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Stable Algorithm Estimates Airdata from Flush Surface Pressure Measurements
March 11, 2011

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Innovators at NASA's Armstrong Flight Research Center have patented an evaluation system and method for estimating airdata (airspeed, Mach number, angles of attack and sideslip) from nonintrusive surface pressure measurements. Preferably implemented as part of a flush airdata sensing (FADS) system, the innovation takes a flow model equation and transforms it into an aerodynamic model equation that mathematically describes the airflow. The model uses measured surface pressure data to extract airdata mathematically (in this case, via a triples formulation equation). Previous FADS algorithms relied on a nonlinear regression method that required a complex and expensive maze of software patches to maintain stability. In contrast, the Armstrong system reliably determines airdata in an economical and stable manner. The system also may be implemented within a dedicated logic circuit or a field programmable gate array.


  • Reliable: Provides a highly stable estimation and evaluation algorithm that can be easily implemented with minimal cost and maintenance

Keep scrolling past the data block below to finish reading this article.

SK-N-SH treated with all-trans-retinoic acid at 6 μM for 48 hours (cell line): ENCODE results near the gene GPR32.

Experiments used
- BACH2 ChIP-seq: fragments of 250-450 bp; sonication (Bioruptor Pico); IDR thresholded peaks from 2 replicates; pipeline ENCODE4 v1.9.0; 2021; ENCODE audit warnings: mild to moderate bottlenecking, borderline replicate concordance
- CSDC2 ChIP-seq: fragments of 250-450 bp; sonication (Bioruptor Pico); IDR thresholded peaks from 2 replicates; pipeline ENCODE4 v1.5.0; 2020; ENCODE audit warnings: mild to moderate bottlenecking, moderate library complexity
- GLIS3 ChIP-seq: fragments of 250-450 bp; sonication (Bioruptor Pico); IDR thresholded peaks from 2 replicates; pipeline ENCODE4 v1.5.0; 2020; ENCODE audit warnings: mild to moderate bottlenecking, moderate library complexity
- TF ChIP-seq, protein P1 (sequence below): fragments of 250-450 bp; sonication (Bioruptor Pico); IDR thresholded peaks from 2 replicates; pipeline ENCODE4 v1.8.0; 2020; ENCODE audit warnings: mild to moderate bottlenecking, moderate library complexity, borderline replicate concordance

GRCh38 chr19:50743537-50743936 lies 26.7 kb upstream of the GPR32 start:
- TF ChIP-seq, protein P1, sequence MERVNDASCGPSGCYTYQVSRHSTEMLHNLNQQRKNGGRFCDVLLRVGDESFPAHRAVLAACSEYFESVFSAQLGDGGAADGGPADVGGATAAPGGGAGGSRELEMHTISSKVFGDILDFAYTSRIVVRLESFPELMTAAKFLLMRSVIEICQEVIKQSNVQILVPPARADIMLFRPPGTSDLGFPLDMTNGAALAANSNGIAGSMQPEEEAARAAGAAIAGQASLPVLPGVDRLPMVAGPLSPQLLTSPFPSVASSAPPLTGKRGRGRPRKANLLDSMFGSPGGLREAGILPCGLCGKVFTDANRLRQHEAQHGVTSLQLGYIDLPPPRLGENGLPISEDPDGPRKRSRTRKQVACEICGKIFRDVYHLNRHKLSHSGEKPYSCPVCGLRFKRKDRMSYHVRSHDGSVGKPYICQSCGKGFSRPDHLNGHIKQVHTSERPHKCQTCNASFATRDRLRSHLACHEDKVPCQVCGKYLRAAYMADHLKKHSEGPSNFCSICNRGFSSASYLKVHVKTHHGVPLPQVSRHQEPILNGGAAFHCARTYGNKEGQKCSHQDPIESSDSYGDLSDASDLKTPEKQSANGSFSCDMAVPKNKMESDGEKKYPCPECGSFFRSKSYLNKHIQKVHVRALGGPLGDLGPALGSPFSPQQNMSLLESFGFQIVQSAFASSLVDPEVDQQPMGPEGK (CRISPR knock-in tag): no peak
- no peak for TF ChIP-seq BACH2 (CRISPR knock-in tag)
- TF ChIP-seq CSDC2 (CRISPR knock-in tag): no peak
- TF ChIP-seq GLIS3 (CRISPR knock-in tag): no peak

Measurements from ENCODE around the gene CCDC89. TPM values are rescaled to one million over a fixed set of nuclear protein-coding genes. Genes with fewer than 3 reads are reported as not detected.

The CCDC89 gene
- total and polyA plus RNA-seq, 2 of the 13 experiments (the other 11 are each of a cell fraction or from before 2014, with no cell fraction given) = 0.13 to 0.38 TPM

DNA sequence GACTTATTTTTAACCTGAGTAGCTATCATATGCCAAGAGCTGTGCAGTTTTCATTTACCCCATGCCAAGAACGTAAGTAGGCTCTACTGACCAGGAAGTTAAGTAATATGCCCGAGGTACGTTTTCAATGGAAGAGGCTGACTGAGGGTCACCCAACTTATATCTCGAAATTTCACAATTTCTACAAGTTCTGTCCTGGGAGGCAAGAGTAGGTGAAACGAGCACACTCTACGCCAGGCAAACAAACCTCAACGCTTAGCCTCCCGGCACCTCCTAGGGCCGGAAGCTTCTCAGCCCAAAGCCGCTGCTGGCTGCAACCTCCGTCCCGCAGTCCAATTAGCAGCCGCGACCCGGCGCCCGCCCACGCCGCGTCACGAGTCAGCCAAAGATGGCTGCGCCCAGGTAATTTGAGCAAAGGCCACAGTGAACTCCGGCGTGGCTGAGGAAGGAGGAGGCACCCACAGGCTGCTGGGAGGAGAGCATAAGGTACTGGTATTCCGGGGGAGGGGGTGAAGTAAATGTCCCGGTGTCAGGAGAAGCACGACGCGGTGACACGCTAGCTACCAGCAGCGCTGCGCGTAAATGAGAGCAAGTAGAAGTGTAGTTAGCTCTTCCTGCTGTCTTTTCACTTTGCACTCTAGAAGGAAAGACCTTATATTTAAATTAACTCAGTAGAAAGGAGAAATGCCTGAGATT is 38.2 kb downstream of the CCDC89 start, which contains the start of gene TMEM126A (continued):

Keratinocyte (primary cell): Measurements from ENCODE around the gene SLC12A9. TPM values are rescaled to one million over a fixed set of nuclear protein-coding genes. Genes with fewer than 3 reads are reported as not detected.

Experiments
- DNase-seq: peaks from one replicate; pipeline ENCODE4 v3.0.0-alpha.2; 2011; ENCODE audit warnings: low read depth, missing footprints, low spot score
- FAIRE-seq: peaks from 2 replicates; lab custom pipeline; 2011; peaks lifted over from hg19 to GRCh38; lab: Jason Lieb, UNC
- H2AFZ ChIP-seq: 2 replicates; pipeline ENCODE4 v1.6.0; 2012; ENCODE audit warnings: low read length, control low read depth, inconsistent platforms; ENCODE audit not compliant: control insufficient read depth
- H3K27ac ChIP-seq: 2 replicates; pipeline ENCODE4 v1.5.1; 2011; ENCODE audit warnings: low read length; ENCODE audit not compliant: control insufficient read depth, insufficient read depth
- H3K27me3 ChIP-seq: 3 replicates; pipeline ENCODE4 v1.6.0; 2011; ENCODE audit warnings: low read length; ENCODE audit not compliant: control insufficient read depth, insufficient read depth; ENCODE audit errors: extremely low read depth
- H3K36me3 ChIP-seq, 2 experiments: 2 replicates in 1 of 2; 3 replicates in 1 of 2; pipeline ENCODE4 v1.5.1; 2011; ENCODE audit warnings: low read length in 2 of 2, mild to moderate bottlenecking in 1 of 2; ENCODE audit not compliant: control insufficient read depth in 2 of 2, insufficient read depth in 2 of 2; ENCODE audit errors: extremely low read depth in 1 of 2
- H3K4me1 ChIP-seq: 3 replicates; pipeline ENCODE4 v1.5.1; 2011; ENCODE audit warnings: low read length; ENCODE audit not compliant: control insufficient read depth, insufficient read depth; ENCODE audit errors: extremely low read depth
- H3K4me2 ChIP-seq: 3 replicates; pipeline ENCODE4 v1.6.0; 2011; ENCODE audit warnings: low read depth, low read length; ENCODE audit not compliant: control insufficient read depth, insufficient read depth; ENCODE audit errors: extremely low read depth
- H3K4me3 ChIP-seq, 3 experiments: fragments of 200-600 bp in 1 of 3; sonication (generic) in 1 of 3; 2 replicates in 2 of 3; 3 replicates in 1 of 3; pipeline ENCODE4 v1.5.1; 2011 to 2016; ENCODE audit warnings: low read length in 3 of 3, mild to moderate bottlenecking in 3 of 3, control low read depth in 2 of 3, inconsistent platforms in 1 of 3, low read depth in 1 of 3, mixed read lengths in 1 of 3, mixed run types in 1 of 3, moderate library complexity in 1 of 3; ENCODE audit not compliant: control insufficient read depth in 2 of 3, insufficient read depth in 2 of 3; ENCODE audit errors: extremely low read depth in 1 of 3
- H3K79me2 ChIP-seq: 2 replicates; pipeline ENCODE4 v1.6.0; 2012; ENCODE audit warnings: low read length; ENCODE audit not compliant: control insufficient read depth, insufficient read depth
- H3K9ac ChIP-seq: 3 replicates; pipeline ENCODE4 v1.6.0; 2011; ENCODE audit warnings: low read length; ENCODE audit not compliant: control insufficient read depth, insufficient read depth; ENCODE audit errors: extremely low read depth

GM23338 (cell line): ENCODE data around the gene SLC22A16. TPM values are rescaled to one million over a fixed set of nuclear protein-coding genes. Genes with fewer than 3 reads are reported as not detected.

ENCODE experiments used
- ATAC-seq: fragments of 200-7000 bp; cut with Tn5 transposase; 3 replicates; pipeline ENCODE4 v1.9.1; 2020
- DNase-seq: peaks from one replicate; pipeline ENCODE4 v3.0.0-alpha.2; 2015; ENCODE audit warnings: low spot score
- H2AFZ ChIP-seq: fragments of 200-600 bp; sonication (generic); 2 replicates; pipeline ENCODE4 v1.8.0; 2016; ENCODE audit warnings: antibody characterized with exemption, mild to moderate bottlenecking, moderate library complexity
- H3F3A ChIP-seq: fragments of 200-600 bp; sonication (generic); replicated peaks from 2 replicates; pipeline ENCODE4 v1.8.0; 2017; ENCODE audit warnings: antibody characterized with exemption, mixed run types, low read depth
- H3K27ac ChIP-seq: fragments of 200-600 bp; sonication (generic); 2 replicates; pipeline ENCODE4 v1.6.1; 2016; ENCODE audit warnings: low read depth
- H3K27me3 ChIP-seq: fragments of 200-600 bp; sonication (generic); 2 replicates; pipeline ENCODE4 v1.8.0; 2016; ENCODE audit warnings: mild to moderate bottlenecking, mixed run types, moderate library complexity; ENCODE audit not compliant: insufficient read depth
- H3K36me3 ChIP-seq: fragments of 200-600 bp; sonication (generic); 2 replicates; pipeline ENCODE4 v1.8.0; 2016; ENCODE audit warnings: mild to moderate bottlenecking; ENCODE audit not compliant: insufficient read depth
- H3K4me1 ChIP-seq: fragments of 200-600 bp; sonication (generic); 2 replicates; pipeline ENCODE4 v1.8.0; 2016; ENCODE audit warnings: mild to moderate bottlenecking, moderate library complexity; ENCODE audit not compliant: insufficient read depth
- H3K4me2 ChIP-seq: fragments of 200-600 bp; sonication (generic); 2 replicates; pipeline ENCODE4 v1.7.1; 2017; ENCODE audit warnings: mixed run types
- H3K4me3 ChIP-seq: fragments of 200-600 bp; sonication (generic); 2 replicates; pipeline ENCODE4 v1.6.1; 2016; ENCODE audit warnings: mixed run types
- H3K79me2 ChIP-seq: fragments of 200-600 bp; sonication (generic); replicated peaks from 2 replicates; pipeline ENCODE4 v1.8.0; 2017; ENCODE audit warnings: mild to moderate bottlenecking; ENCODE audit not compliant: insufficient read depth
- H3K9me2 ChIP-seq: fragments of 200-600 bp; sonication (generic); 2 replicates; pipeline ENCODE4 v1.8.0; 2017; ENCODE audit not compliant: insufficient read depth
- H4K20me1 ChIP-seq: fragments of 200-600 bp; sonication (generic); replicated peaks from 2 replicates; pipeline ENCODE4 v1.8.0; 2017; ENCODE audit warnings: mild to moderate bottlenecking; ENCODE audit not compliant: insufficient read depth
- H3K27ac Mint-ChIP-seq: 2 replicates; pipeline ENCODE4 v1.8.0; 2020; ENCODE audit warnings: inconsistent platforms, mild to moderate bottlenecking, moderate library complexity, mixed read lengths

• Accurate: Offers precise airdata that is suitable for use by various vehicle flight systems
  • Economical: Eliminates the need for complex and expensive software upgrades


This type of system has applications for nearly any type of aircraft. It is useful for both research and operational applications, including:

  • Flight testing of subsonic, supersonic, and hypersonic aerospace vehicles
  • Measurement of airdata for use in atmospheric vehicle control laws


Armstrong has one patent issued (U.S. Patent No: 6,253,166→ ) for this technology.

Commercial Opportunity

This technology is part of NASA's technology transfer program. The program seeks to stimulate development of commercial uses of NASA-developed technologies. NASA is flexible in its agreements, and opportunities exist for licensing and joint development. Armstrong is interested in a partnership to commercialize this technology.

Contact Information

If you would like more information about this technology or about NASA's technology transfer program, please contact:

Technology Transfer Office
NASA's Armstrong Flight Research Center
PO Box 273, M/S 1100
Edwards, CA 93523-0273
Phone: (661) 276-3368
E-mail: DFRC-TTO@mail.nasa.gov

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